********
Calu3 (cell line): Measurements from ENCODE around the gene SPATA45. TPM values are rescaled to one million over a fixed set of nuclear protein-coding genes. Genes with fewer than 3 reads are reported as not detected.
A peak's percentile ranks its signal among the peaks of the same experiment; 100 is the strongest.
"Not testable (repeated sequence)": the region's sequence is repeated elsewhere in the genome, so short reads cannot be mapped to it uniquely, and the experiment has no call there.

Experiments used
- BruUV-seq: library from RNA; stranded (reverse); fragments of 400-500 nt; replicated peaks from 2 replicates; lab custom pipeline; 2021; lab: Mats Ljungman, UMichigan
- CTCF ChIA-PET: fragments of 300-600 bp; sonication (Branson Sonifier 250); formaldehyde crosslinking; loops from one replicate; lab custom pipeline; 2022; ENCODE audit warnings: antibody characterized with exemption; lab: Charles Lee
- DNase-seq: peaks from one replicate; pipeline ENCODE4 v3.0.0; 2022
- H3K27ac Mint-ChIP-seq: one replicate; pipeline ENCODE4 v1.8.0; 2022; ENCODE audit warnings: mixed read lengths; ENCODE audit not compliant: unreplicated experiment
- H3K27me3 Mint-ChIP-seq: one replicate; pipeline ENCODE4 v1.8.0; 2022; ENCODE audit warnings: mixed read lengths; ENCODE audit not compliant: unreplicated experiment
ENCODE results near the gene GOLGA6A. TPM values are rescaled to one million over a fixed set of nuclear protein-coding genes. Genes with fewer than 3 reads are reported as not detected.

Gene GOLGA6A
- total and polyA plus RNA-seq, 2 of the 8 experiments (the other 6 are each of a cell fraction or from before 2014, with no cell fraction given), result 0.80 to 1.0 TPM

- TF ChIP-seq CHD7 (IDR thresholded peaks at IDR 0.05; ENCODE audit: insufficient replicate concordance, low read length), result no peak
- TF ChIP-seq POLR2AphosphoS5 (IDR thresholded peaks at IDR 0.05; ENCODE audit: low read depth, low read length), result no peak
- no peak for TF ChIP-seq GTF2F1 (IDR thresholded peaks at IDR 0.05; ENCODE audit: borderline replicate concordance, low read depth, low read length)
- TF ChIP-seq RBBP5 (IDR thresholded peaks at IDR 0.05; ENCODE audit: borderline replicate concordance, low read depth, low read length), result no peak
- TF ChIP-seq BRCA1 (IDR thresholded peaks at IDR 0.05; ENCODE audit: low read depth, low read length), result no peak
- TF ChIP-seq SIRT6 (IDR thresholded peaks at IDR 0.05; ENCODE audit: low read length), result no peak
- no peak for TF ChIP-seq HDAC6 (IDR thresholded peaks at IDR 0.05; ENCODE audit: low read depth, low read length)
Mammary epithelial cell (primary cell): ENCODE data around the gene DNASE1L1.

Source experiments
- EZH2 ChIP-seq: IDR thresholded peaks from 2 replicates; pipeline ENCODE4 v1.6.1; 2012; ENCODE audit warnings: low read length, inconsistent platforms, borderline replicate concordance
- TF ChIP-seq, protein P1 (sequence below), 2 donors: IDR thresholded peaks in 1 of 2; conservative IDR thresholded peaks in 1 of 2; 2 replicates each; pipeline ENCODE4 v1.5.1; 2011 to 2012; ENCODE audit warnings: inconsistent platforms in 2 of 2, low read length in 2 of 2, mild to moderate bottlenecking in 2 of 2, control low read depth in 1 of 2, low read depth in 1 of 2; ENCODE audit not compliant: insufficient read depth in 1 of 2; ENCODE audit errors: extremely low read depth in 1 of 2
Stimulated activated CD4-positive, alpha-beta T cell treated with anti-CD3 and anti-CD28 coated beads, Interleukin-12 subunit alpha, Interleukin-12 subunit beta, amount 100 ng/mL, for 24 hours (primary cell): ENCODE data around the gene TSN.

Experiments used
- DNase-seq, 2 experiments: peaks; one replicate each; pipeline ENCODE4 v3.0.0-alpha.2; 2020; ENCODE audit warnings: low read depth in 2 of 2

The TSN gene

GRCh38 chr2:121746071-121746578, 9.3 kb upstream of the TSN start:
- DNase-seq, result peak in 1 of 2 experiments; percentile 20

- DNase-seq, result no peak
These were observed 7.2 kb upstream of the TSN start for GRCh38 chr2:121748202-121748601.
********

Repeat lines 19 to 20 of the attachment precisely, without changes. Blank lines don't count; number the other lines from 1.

- no peak for TF ChIP-seq HDAC6 (IDR thresholded peaks at IDR 0.05; ENCODE audit: low read depth, low read length)
Mammary epithelial cell (primary cell): ENCODE data around the gene DNASE1L1.